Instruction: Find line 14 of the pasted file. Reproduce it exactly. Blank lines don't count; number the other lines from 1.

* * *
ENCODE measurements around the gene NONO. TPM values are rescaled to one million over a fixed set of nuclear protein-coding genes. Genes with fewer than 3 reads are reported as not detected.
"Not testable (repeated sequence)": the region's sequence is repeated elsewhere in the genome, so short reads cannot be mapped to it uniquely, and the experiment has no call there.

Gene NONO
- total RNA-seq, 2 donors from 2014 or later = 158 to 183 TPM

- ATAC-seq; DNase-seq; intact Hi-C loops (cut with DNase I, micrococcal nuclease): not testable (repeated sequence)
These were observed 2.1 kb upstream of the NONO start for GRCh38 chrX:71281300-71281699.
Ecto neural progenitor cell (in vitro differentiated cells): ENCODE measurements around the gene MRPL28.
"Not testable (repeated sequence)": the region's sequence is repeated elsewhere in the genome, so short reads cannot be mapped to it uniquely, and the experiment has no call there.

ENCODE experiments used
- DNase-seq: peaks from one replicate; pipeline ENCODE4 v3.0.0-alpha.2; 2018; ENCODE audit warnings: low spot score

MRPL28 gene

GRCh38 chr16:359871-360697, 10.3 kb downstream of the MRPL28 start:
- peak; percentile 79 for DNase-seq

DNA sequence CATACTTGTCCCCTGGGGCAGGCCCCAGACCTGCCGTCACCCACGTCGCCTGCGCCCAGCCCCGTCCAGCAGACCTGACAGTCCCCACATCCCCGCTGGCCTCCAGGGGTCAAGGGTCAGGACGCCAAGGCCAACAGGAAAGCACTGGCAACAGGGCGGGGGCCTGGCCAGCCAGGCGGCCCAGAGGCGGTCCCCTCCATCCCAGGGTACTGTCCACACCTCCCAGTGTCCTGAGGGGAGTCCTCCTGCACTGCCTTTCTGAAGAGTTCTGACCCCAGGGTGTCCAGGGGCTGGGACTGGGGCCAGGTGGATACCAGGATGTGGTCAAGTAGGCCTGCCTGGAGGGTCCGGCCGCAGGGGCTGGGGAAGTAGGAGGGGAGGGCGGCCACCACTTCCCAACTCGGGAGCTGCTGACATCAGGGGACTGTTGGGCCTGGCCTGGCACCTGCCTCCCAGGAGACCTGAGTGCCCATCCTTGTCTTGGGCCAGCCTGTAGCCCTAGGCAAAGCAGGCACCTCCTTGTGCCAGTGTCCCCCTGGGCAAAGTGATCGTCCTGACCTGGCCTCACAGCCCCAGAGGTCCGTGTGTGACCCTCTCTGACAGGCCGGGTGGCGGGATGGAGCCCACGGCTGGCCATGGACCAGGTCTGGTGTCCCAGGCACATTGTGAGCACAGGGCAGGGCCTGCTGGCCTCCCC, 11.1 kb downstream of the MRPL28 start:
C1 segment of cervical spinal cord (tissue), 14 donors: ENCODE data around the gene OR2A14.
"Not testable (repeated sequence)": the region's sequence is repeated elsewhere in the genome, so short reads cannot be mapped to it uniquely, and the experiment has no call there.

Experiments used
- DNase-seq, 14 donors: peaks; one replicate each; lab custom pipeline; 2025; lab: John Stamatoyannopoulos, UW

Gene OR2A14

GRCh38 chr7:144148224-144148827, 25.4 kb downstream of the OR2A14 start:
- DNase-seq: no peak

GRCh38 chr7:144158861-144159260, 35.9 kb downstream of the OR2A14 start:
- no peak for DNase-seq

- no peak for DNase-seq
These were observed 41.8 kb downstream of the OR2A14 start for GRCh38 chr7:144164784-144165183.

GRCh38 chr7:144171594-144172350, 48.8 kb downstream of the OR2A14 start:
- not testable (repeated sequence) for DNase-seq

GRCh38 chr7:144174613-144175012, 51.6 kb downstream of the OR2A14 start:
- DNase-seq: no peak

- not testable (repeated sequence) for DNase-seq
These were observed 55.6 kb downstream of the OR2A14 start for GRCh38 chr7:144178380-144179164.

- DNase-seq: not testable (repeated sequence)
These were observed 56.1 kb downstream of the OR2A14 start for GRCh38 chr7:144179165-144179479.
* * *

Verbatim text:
DNA sequence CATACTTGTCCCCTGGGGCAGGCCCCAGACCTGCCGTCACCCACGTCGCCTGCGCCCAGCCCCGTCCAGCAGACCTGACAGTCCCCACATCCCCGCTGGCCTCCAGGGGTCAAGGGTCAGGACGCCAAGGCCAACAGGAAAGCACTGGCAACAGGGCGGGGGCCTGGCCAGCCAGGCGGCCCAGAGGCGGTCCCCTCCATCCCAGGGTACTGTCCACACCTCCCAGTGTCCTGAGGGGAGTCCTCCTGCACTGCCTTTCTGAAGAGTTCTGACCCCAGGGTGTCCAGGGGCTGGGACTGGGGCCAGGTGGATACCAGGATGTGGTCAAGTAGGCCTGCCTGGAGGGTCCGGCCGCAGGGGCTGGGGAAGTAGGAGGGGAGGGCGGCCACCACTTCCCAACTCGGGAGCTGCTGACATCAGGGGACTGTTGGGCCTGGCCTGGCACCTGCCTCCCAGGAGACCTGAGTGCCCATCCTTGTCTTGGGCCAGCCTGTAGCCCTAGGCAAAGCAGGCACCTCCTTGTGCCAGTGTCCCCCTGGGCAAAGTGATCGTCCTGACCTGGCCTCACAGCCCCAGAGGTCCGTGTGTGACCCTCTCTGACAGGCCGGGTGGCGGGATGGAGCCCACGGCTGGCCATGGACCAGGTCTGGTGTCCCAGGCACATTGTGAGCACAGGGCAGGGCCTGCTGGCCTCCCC, 11.1 kb downstream of the MRPL28 start: